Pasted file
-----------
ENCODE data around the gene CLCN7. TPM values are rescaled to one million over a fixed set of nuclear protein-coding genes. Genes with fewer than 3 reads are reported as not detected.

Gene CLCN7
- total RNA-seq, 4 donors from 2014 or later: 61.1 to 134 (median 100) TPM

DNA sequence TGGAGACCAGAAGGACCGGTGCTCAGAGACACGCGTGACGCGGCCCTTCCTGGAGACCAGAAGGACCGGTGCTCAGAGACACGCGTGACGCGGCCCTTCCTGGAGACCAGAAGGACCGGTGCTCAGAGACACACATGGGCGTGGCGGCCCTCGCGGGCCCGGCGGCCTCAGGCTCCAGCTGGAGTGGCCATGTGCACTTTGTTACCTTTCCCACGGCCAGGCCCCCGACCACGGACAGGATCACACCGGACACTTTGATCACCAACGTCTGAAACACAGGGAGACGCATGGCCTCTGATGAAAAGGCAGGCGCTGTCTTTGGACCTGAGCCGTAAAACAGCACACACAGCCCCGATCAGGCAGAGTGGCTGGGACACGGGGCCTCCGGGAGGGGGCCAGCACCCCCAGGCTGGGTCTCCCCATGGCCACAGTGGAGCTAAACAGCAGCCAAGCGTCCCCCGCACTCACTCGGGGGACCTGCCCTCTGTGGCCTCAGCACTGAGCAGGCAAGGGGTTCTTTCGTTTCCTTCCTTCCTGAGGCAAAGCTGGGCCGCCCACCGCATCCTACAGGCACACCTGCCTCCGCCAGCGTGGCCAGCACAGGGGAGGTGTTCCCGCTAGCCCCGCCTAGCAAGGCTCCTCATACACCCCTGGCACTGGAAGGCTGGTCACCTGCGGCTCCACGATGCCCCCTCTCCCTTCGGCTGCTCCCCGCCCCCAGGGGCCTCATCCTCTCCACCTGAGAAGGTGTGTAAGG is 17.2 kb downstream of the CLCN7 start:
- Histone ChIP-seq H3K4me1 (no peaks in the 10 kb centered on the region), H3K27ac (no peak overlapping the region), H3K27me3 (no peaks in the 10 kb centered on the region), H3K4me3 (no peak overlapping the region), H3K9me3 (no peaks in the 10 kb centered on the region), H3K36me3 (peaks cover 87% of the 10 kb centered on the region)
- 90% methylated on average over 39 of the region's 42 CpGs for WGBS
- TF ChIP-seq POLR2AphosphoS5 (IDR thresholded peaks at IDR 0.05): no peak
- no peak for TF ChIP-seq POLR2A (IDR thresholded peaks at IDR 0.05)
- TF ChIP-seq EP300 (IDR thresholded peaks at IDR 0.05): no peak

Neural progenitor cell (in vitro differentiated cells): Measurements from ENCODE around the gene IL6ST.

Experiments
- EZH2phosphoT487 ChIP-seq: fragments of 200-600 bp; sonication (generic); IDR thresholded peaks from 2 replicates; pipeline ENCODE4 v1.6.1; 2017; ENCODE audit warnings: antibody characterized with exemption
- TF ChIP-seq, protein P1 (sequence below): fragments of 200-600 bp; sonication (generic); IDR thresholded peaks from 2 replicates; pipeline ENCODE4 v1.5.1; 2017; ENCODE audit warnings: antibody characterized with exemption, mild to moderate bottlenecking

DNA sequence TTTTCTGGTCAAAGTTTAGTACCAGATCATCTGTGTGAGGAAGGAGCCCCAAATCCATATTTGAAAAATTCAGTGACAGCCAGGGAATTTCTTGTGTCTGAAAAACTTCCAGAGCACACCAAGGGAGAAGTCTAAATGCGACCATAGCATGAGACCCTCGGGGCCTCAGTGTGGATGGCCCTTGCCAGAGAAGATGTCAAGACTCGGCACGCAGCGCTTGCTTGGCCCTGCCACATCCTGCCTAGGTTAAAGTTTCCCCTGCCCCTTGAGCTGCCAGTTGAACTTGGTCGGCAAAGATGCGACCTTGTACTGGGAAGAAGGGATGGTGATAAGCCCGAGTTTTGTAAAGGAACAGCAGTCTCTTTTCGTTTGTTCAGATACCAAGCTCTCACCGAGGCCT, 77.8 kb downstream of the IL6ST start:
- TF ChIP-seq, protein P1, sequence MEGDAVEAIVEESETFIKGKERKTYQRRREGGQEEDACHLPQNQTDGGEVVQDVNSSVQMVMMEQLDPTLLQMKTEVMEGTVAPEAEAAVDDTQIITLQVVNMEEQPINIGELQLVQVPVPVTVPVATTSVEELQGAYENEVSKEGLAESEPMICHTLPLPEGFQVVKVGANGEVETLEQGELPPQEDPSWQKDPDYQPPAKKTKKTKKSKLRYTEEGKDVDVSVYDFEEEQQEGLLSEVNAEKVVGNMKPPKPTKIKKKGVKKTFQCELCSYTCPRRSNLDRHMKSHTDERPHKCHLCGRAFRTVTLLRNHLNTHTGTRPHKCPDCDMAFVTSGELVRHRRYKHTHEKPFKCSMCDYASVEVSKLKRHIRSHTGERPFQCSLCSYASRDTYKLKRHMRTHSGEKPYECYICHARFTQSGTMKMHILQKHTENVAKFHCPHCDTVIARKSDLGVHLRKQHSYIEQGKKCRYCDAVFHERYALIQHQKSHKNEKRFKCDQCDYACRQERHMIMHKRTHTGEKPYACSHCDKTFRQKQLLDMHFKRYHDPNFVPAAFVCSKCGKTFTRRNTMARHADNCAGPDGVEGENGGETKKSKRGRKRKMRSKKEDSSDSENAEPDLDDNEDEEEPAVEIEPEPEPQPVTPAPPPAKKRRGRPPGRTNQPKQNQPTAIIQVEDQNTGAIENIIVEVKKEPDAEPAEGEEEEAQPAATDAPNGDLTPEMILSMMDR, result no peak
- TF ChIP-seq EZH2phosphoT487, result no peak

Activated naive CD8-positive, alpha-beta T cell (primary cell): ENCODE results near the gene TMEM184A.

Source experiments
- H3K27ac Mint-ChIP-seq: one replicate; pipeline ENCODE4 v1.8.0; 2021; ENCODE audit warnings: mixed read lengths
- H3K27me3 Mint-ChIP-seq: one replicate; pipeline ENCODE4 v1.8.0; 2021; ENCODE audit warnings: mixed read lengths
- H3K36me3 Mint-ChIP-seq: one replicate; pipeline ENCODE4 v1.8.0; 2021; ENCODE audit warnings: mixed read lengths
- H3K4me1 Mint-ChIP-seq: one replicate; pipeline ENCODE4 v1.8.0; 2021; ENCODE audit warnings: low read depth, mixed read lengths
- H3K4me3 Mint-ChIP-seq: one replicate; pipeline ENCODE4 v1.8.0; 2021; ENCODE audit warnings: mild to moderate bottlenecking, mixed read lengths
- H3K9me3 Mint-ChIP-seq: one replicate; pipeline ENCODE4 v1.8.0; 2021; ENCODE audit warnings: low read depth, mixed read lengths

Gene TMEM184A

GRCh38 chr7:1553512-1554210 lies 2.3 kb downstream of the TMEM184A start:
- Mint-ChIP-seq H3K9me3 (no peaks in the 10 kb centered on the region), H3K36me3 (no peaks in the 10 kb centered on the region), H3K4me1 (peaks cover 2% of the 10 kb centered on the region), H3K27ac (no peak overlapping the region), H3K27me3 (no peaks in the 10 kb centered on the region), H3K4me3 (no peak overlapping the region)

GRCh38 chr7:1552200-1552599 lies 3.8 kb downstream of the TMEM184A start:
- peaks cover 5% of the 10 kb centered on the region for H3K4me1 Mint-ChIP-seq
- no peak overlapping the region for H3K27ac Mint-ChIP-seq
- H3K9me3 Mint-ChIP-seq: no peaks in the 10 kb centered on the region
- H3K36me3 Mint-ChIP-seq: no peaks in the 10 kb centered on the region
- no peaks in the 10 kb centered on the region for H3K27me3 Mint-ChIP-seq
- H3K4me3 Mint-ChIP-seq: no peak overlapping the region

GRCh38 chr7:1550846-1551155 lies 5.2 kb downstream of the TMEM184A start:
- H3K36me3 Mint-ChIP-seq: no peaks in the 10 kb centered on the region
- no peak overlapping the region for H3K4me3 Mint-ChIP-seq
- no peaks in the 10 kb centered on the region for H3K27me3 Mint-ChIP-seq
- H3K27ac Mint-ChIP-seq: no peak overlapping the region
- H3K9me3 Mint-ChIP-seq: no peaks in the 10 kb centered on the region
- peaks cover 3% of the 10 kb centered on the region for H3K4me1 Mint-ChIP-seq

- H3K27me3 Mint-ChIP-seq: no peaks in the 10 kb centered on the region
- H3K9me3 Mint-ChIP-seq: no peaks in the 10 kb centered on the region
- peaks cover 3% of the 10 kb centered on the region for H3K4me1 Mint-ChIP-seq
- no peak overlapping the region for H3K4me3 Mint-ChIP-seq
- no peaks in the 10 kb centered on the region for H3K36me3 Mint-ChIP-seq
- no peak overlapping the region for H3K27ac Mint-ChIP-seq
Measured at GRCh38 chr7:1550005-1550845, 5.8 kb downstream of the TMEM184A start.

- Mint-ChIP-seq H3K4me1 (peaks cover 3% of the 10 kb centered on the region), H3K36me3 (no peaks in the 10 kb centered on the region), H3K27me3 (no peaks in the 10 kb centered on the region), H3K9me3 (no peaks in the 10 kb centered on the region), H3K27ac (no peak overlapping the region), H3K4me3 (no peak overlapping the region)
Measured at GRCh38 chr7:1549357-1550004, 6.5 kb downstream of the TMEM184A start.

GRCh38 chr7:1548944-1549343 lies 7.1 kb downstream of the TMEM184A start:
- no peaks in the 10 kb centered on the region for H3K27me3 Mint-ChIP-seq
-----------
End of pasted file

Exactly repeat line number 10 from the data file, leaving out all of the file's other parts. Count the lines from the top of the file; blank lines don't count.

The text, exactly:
Neural progenitor cell (in vitro differentiated cells): Measurements from ENCODE around the gene IL6ST.